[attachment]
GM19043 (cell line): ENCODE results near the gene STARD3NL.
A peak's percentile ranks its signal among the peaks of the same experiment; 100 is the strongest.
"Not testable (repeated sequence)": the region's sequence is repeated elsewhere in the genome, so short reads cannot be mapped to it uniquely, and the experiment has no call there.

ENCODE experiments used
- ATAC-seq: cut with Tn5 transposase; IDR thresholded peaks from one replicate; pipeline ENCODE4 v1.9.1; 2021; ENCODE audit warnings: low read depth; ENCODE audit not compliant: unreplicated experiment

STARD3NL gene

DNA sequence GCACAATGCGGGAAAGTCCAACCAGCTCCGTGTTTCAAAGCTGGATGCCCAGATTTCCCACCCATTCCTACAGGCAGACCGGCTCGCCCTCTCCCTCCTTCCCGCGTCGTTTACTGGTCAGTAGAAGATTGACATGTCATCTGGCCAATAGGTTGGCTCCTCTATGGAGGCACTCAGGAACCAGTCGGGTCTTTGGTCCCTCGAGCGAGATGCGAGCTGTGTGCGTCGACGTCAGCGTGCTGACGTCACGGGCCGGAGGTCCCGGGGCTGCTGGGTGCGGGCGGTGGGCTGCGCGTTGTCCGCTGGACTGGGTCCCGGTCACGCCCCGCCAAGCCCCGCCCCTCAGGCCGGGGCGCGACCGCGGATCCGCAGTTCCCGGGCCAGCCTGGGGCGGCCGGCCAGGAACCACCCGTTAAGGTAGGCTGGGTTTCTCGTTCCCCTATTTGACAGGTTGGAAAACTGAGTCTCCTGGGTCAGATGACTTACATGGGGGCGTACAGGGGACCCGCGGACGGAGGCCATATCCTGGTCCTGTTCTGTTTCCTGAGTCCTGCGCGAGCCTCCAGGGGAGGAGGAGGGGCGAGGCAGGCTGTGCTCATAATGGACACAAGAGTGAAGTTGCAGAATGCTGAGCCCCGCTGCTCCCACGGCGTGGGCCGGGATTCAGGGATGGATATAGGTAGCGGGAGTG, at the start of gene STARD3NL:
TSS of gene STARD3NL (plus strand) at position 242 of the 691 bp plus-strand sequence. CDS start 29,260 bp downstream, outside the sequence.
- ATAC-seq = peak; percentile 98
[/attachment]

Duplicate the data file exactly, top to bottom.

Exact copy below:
GM19043 (cell line): ENCODE results near the gene STARD3NL.
A peak's percentile ranks its signal among the peaks of the same experiment; 100 is the strongest.
"Not testable (repeated sequence)": the region's sequence is repeated elsewhere in the genome, so short reads cannot be mapped to it uniquely, and the experiment has no call there.

ENCODE experiments used
- ATAC-seq: cut with Tn5 transposase; IDR thresholded peaks from one replicate; pipeline ENCODE4 v1.9.1; 2021; ENCODE audit warnings: low read depth; ENCODE audit not compliant: unreplicated experiment

STARD3NL gene

DNA sequence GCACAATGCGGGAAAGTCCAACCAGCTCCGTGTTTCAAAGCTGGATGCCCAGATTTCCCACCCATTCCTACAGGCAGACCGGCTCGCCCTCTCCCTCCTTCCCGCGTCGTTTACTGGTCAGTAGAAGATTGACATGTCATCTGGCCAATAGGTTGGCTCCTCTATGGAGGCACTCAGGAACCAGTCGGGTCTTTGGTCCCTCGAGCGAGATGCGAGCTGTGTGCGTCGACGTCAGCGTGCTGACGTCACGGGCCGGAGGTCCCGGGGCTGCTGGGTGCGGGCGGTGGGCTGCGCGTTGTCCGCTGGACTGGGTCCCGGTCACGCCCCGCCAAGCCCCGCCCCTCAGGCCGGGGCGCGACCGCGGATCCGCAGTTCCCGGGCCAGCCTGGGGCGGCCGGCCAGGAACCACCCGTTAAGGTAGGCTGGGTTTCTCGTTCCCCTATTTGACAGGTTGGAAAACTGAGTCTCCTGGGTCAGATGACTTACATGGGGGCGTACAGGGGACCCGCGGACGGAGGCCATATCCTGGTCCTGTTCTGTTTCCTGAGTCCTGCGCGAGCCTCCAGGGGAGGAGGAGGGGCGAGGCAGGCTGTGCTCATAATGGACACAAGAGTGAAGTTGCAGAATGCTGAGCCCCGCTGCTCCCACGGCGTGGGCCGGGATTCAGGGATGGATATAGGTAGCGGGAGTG, at the start of gene STARD3NL:
TSS of gene STARD3NL (plus strand) at position 242 of the 691 bp plus-strand sequence. CDS start 29,260 bp downstream, outside the sequence.
- ATAC-seq = peak; percentile 98